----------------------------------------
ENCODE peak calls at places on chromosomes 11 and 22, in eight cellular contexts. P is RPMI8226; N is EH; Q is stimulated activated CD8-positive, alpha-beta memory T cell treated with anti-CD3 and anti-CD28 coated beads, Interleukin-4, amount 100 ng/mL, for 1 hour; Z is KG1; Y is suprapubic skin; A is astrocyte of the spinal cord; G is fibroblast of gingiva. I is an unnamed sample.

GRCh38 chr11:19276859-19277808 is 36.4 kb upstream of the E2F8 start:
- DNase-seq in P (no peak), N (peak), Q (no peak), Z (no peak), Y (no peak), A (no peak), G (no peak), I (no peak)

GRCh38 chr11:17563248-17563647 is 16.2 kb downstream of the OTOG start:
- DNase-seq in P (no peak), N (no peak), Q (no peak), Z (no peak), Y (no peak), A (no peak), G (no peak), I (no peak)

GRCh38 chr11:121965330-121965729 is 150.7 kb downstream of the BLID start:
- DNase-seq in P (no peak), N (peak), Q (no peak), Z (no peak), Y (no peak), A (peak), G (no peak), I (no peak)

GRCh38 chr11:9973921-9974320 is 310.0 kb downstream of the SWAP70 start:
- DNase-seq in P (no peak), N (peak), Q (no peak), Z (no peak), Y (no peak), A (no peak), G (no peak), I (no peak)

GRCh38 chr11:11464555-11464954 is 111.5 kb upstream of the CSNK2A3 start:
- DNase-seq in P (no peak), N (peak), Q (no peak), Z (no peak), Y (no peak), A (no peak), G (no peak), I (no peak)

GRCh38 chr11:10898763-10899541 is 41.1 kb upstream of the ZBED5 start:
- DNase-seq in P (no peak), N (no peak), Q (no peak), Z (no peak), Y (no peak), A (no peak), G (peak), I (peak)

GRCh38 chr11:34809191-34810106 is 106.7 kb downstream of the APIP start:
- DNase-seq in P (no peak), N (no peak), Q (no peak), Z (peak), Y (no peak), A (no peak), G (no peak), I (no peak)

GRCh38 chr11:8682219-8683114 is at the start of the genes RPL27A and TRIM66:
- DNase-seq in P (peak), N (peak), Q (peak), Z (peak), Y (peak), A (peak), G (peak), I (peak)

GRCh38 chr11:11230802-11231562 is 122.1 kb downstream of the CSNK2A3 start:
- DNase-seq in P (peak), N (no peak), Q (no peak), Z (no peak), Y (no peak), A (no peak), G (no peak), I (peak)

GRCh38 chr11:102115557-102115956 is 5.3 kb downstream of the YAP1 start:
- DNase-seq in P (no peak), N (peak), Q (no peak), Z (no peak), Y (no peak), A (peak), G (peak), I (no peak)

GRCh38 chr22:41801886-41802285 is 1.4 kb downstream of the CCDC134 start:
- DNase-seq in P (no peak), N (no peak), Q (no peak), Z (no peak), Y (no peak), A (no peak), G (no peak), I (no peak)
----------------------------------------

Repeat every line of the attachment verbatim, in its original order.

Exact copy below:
ENCODE peak calls at places on chromosomes 11 and 22, in eight cellular contexts. P is RPMI8226; N is EH; Q is stimulated activated CD8-positive, alpha-beta memory T cell treated with anti-CD3 and anti-CD28 coated beads, Interleukin-4, amount 100 ng/mL, for 1 hour; Z is KG1; Y is suprapubic skin; A is astrocyte of the spinal cord; G is fibroblast of gingiva. I is an unnamed sample.

GRCh38 chr11:19276859-19277808 is 36.4 kb upstream of the E2F8 start:
- DNase-seq in P (no peak), N (peak), Q (no peak), Z (no peak), Y (no peak), A (no peak), G (no peak), I (no peak)

GRCh38 chr11:17563248-17563647 is 16.2 kb downstream of the OTOG start:
- DNase-seq in P (no peak), N (no peak), Q (no peak), Z (no peak), Y (no peak), A (no peak), G (no peak), I (no peak)

GRCh38 chr11:121965330-121965729 is 150.7 kb downstream of the BLID start:
- DNase-seq in P (no peak), N (peak), Q (no peak), Z (no peak), Y (no peak), A (peak), G (no peak), I (no peak)

GRCh38 chr11:9973921-9974320 is 310.0 kb downstream of the SWAP70 start:
- DNase-seq in P (no peak), N (peak), Q (no peak), Z (no peak), Y (no peak), A (no peak), G (no peak), I (no peak)

GRCh38 chr11:11464555-11464954 is 111.5 kb upstream of the CSNK2A3 start:
- DNase-seq in P (no peak), N (peak), Q (no peak), Z (no peak), Y (no peak), A (no peak), G (no peak), I (no peak)

GRCh38 chr11:10898763-10899541 is 41.1 kb upstream of the ZBED5 start:
- DNase-seq in P (no peak), N (no peak), Q (no peak), Z (no peak), Y (no peak), A (no peak), G (peak), I (peak)

GRCh38 chr11:34809191-34810106 is 106.7 kb downstream of the APIP start:
- DNase-seq in P (no peak), N (no peak), Q (no peak), Z (peak), Y (no peak), A (no peak), G (no peak), I (no peak)

GRCh38 chr11:8682219-8683114 is at the start of the genes RPL27A and TRIM66:
- DNase-seq in P (peak), N (peak), Q (peak), Z (peak), Y (peak), A (peak), G (peak), I (peak)

GRCh38 chr11:11230802-11231562 is 122.1 kb downstream of the CSNK2A3 start:
- DNase-seq in P (peak), N (no peak), Q (no peak), Z (no peak), Y (no peak), A (no peak), G (no peak), I (peak)

GRCh38 chr11:102115557-102115956 is 5.3 kb downstream of the YAP1 start:
- DNase-seq in P (no peak), N (peak), Q (no peak), Z (no peak), Y (no peak), A (peak), G (peak), I (no peak)

GRCh38 chr22:41801886-41802285 is 1.4 kb downstream of the CCDC134 start:
- DNase-seq in P (no peak), N (no peak), Q (no peak), Z (no peak), Y (no peak), A (no peak), G (no peak), I (no peak)